Her answer made me realize that I usually bought the card and pushed it under her nose for her to sign. Now she explained that she didn’t think her father deserved a card and she told me why. I had no choice but to accept her decision.

Her decision forced me to see this about myself: I was a “pleaser.” I didn’t like arguments, confrontations or anything I deemed to fall into that category. I didn’t face situations head on, was afraid to say what I really felt and believed. My daughter was not going to be like me.

Each summer she came home, we made a new discovery about ourselves and each other. Sometimes this meant tumultuous visits, heated confrontations and parting with anger hanging in the air. But our relationship matured. We laughed at the same jokes.

Finally, we did the unthinkable. We went on a trip together. This time we joined some of my girlfriends for a trip to London and Paris.

Andrea and I landed in London giddy with excitement and ready to explore. Everyone else in our group was tired and wanted to sleep. My daughter and I hit the streets. It was a drizzly evening and we walked and walked. We found our way to a jazz club called Ronnie Scott’s. People had warned that musician Roy Ayers was performing so we probably wouldn’t be able to get in. But Andrea and I looked at each other and saw in the other’s eyes the look that said, “These people don’t know us.”

Yes, the club was indeed sold out, but of course we talked our way in. Then after the show we spoke with a saxophonist in the band, who just happened to be from Baltimore and was delighted to run into two women from Maryland. He invited us and our friends as his guests the next night.

Andrea and I left the club, found a cute café and ate and drank while talking as best we could to other patrons and the waiter in English and a smattering of French. Exhausted we headed for the hotel, arriving in the wee hours of the morning, impressing everyone with our adventure and invitation.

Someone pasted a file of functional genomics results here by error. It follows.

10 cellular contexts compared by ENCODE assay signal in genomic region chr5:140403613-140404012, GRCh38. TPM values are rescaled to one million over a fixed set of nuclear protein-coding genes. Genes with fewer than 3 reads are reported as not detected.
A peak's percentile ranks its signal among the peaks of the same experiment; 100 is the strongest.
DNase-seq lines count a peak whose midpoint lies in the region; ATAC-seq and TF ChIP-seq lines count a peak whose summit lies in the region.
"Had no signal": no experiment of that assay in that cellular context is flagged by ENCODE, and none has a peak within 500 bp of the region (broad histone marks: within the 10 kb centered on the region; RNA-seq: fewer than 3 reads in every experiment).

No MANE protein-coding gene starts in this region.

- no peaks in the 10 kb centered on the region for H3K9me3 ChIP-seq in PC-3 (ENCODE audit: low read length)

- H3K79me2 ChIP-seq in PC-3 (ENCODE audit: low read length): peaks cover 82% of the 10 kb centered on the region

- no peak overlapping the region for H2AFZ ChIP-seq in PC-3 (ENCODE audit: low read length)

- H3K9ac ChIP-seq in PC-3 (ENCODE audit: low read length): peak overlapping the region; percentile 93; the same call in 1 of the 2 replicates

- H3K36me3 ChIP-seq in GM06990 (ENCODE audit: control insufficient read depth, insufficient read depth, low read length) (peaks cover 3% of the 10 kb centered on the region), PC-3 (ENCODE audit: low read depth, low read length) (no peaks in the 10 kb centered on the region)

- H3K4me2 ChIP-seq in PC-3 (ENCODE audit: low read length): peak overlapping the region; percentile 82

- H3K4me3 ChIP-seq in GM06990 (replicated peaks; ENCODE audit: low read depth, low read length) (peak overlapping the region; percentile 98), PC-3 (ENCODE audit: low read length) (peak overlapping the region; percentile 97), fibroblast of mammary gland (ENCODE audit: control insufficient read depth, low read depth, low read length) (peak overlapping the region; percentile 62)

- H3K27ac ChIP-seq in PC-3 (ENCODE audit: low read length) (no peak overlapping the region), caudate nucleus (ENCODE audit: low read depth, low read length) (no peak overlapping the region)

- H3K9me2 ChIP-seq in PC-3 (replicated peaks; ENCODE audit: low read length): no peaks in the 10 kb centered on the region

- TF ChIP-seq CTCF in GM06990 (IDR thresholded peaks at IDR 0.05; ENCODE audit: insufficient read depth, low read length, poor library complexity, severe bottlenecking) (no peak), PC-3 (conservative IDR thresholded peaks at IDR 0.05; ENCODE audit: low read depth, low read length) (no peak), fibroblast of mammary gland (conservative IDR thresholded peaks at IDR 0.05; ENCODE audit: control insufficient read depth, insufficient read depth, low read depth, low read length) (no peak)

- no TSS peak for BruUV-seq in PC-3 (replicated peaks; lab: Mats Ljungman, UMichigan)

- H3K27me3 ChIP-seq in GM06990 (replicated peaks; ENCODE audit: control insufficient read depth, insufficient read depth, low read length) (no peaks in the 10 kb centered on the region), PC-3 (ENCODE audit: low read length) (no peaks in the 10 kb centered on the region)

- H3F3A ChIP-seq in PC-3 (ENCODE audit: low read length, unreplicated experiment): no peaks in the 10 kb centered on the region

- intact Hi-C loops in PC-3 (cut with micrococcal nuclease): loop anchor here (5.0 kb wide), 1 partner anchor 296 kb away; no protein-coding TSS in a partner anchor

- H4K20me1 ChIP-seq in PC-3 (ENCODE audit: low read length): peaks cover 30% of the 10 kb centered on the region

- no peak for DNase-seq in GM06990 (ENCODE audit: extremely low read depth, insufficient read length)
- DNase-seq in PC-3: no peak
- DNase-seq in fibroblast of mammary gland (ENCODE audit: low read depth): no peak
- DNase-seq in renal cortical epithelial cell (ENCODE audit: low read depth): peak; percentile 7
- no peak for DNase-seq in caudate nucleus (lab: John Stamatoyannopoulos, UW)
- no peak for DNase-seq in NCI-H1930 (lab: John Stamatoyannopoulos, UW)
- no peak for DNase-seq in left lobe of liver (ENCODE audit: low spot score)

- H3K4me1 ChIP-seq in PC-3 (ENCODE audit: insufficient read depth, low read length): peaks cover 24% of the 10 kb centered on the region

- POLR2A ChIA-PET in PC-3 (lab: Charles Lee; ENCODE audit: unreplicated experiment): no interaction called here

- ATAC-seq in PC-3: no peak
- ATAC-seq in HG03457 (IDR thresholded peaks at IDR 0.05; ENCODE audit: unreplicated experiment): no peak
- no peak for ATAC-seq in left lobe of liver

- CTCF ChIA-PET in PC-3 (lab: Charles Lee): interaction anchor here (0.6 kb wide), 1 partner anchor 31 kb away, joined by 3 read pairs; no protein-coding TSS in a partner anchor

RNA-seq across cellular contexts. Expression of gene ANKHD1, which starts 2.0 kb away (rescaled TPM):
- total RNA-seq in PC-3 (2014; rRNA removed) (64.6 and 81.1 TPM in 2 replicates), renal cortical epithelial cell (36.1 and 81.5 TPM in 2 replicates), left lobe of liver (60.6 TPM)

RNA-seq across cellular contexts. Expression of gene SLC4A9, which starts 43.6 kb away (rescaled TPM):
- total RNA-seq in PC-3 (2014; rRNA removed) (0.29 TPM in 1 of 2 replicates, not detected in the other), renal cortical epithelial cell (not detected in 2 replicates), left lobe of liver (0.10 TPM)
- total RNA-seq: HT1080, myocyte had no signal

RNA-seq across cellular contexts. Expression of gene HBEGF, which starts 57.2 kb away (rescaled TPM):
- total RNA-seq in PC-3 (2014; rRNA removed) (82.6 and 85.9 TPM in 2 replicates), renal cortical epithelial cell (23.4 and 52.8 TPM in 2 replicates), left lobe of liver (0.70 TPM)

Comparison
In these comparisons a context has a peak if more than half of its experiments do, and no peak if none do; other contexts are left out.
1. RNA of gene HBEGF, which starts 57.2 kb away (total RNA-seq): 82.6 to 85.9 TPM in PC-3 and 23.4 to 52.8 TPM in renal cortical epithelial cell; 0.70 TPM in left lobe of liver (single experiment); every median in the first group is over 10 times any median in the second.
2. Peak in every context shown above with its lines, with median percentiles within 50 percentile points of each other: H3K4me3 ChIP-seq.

I remember thinking: This girl is fun! While we still had vast differences, we discovered a huge middle ground, a place big enough for adventure and mutual respect and admiration.

I accept that my daughter believes “rustic” should not describe a place you vacation in. She wants to read “quaint,” “country,” and “surrounded by nature” in her novels, not in her travel brochure. But we both like spas, a good glass of wine, a beautiful boat and pretty blue water. If she wants to shop designer stores while I wind through flea markets, we split and meet later for wine and a meal.

I watched her dive off a yacht on the Aegean Sea in Greece while I drifted away in my bright orange life jacket. The captain had to pull me back in while Andrea and I laughed, hysterically. I am braver because of her.

When we visited the Aborigines in the area around Uluru (Ayers Rock) in Australia, she asked the translator how to say “thank you” to the Aborigines in their native language.

“There is no such word,” the translator said. “There is no need because if you give to someone, it is assumed they will give to you and so there is no need to say thank you.”

I have learned many things I would not have known if I had not traveled the world with my daughter at my side.

As for the future, when I’m peeing every five minutes, maybe the mother-daughter trips will be to Charleston, S.C. instead of to Beijing, China. And I will gladly let my daughter plan the itinerary because she knows me—and I trust her.